What is lake-effect snow and how does it affect us?

Compiled by Copy Editor Susan Johnson

Lake-effect snow is produced during cooler atmospheric conditions when cold winds move across long expanses of warmer lake water, providing energy and picking up water vapor, which freezes and is deposited on leeward shores. The same effect occurs over bodies of salt water, producing ocean-effect or bay-effect snow. The effect is enhanced when the moving air mass is uplifted by the orographic (relating to mountains) influence of higher elevations on the downwind shores. This uplifting can produce narrow, but intense, bands of precipitation, depositing many inches of snow each hour. This often results in large snowfall totals.

The areas affected by lake-effect snow are called snowbelts. This effect is found in many locations around the world, but is best known in populated areas of the Great Lakes of North America, and especially central and western New York, northwestern Pennsylvania, northeastern Ohio, southwestern and central Ontario, northeastern Illinois (along the shoreline of Lake Michigan), northwestern and north-central Indiana.

Under certain conditions, strong winds can accompany lake-effect snows, creating blizzard-like conditions. But the duration of this event is often a little less than that required for a blizzard warning in both the U.S. and Canada. If the air temperature is not low enough to keep the precipitation frozen, it falls as lake-effect rain. For lake-effect rain or snow to form, the air moving across the lake must be significantly cooler than the surface air (which is likely to be near the temperature of the water surface).
Lake-effect snow is produced as cold winds blow clouds over warm waters. Several key elements are required to form lake-effect precipitation. These determine its characteristics: instability, fetch (the distance an airmass travels over a body of water), wind shear, upstream moisture, upwind lakes, synoptic (large)-scale forcing, orography/topography, and snow or ice cover.

As a lake gradually freezes over, its ability to produce lake-effect precipitation decreases for two reasons. First, the open ice-free liquid surface area of the lake shrinks, which reduces fetch distances. Second, the water temperature nears freezing, reducing overall latent heat energy available to produce squalls. A complete freeze is often not necessary to end production of lake-effect precipitation.

Even when precipitation is not produced, cold air passing over warmer water may produce cloud cover. Fast-moving mid-latitude cyclones (Alberta clippers) often cross the Great Lakes. After a cold front passes, winds tend to switch to the northwest, and often a long-lasting low-pressure area will form over the Canadian Maritimes, which may pull cold northwestern air across the Great Lakes for a week or more.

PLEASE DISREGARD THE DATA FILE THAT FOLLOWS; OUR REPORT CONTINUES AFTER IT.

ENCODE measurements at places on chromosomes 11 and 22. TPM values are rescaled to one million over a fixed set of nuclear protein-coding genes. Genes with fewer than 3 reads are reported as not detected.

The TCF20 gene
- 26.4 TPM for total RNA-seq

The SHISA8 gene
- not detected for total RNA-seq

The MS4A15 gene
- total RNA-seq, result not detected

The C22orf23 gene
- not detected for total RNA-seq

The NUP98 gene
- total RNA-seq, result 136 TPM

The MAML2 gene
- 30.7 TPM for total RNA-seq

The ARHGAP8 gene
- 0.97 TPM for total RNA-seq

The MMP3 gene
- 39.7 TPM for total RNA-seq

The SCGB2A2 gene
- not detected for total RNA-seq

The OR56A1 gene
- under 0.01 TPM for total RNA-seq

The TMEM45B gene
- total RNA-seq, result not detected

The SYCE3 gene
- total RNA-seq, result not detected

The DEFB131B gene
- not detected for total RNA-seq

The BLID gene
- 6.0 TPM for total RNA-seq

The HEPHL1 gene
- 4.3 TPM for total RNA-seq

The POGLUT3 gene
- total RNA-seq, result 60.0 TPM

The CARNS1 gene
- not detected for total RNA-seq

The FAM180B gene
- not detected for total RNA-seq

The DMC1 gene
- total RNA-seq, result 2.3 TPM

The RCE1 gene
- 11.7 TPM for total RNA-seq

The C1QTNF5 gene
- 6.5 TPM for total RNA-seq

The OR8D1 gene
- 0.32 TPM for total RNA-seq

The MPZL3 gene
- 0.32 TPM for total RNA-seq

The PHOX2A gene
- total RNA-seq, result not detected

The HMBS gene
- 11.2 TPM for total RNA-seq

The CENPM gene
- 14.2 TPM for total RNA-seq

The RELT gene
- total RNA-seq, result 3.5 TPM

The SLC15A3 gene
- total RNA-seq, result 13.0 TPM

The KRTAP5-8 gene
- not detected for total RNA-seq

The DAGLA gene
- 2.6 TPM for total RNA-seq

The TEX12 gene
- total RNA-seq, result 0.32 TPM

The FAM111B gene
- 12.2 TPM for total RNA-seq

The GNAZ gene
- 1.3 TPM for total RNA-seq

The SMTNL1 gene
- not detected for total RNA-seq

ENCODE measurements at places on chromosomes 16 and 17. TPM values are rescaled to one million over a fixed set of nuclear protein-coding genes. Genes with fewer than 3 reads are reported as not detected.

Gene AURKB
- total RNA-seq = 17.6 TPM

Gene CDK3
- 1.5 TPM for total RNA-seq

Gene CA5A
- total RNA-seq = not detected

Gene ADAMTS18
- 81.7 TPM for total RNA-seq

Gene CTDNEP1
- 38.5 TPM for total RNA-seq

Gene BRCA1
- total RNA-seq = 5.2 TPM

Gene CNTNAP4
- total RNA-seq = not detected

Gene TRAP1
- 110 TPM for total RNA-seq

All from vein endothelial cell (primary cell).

The southern and eastern shores of the Great Lakes typically receive heavy snowfall each winter, especially from late November to early January. This lake-effect snow may lead to large regional differences. Researcher B. Geerts noted, “For instance, 50 cm of snow may accumulate over the course of a few days near the shore, and 50 km from the lake shore the ground may be bare. Lake-effect snow occurs elsewhere as well, e.g., near Lake Baikal in Russia, but nowhere is it so pronounced and has it such an effect on ground and air transportation.

The local maxima in snowfall are not due to the proximity of mountains or an ocean. The difference is not because the southern and eastern shores are cooler than the surroundings; in fact, they are slightly warmer than the other shores. Snowfall typically occurs in this area after the passage of a cold front, when synoptic factors are not conducive to precipitation.”

Meteorologist Brian Edwards wrote for AccuWeather.com on Jan. 8, 2014, that with the arctic air still hanging over the Great Lakes, snow would continue to pile up in the snowbelts downwind of the Great Lakes. According to NOAA, ice coverage throughout the Great Lakes is limited to mostly coastal locations, and the lack of ice would lead to blinding snow developing downwind of the lakes. Some locations to the east and southeast of the Great Lakes could receive more than 3 feet of snow.

From the Feb. 19-25, 2014, issue

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